Carmelo Anthony doesn't have to be careful what he wishes for

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Thumbnail image for Anthony_game.jpgAs the rumor mill starts to churn more heavily about the eventual destination of Carmelo Anthony now that it’s accepted he wants out of Denver, there will be conflicting reports. Some will say that the Nuggets don’t care a lick about what Carmelo wants and will trade him to whomever they please. These reports will be sourced out of the Nuggets camp or those close to them. Others will say that the Knicks are still in play or that one of his preferred teams is likely. Those, as you can guess, will come from Melo’s camp. 

It’s a cute game, but has little to do with what will actually occur. What’s interesting is how this will play out and determining who exactly has leverage in this situation. And that’s where the latest tweet from the reliable Sam Amico comes in. 
Amico reports the following concerning prospective partners for the Nuggets:

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Early word around NBA is Nuggets will try to trade Carmelo to 1 of 3 teams: Wolves, Kings, Nets. In other words, careful what you wish for.less than a minute ago via webSam Amico
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It’s very likely that Amico’s on the money here. These are the types of teams that the Nuggets will be targeting as trade partners. They’re loaded with young talent, draft picks, and a handful of expiring contracts. The Nuggets will get what they want for Melo. Who cares what Melo or CAA has to say about it?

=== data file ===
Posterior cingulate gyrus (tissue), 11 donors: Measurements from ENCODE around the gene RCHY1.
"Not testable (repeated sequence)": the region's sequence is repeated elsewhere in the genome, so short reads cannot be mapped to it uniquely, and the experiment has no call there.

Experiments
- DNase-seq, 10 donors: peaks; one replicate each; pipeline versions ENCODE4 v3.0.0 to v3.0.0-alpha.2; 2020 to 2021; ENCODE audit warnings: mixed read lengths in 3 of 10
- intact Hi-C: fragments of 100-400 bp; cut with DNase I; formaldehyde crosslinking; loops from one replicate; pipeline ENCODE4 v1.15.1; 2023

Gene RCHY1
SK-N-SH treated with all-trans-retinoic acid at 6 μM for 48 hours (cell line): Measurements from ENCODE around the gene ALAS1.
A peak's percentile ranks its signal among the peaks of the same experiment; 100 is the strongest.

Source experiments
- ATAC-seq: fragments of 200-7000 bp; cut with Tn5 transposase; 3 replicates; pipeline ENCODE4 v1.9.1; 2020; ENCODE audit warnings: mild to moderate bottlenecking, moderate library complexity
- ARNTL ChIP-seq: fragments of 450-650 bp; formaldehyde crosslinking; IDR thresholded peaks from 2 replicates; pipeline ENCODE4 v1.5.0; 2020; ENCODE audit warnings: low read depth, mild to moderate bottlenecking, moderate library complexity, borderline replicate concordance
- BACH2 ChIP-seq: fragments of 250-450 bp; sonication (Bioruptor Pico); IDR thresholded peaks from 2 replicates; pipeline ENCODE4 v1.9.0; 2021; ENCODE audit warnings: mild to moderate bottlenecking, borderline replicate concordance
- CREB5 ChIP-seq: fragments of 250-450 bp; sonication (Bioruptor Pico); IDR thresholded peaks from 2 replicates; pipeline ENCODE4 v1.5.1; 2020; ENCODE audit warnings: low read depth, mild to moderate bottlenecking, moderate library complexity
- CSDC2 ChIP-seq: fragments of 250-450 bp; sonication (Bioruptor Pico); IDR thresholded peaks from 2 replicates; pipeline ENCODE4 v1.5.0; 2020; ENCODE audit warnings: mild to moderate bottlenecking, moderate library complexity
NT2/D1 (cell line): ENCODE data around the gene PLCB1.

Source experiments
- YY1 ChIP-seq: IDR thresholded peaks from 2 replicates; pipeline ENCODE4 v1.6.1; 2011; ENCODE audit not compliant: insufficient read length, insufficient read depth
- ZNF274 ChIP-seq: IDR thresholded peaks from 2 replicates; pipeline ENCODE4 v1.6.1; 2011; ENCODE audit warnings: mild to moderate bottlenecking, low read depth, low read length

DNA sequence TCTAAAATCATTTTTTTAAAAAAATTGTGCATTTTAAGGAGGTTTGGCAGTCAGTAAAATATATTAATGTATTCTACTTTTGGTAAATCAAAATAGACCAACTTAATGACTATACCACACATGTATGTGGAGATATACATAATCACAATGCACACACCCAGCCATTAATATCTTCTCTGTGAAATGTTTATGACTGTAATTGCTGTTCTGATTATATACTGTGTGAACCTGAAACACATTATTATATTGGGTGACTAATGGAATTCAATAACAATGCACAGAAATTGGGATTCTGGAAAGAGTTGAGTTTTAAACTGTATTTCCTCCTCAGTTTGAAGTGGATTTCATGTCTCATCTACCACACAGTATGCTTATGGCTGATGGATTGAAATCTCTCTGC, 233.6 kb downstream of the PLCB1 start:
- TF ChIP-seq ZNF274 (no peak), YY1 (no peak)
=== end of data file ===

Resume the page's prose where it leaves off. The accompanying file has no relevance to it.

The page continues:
Well, for one, the teams that will be trying to trade for him.
The problem with this tactic lies with the original source of this whole shebang, Melo’s extension. As a free agent next summer, the Nuggets were trying to lock down a max extension for Melo.  His reticence to sign that extension was the first sign that maybe Anthony wasn’t quite as happy as he let on.
It’s also that extension that maintains Anthony’s leverage. Because those teams do have what the Nuggets want. And the Nuggets certainly have what those teams want… to a degree. They have access to Carmelo Anthony… for a single season. It’s Anthony’s own control over the subsequent season that will prevent the Nuggets from trading him to whomever they please. 
Any team looking to acquire Anthony will want him in an extend-and-trade that locks him up for further seasons. After all, these teams have already established a core of young players, they’ve done their cap cleaning and draft building. They won’t be giving up players with upside and future picks for a one-year rental of Anthony. Which means the Nuggets need him to sign the extension. And Anthony’s only likely to do that if he assents to where he’s being traded. 
Anthony’s extension and trade flexibility are inter-connected. The Nuggets don’t just have to find a trade partner looking to acquire Melo enough to surrender the pieces they’re looking to get back, they have to find a partner attractive enough to Anthony to convince him to commit to the future. 
We have three actors in this little play. Anthony and his people wants his extension under the current CBA, and to relocate to a new team that fits the lifestyle which he wants to become accustomed (fame, fortune, and championships), as well as maintain their leverage in negotiations not just for Anthony but future clients. His current team needs to get the pieces they want back for Anthony and maintain their leverage in negotiations with players to not be held hostage by their demands. And his new team wants Carmelo Anthony to make them into a contender, for the next three years and beyond.